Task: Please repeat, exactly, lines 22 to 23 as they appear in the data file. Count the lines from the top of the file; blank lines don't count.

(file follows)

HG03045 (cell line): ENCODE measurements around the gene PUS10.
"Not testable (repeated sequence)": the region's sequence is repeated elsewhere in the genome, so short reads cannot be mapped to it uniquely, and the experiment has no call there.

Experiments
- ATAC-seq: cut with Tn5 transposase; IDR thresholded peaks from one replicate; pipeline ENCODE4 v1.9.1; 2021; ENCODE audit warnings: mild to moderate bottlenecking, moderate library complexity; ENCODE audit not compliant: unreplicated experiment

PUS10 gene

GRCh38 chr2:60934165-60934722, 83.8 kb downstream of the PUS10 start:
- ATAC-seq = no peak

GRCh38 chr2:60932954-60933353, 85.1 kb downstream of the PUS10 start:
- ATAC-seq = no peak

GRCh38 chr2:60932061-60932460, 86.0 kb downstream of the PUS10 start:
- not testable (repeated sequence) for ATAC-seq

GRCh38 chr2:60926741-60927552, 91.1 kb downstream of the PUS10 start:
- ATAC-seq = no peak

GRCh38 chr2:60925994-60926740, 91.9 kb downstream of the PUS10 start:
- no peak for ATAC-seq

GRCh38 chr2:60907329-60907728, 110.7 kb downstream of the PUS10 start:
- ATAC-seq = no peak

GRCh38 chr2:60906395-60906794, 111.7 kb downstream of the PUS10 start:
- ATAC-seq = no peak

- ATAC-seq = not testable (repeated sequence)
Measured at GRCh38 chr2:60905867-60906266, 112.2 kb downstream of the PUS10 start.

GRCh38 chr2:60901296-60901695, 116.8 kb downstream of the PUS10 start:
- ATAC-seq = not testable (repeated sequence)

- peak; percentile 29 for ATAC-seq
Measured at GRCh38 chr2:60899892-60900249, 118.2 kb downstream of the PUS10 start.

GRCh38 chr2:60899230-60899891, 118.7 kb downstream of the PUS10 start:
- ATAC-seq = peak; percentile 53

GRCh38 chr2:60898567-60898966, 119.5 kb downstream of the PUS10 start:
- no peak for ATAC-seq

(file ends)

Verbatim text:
GRCh38 chr2:60901296-60901695, 116.8 kb downstream of the PUS10 start:
- ATAC-seq = not testable (repeated sequence)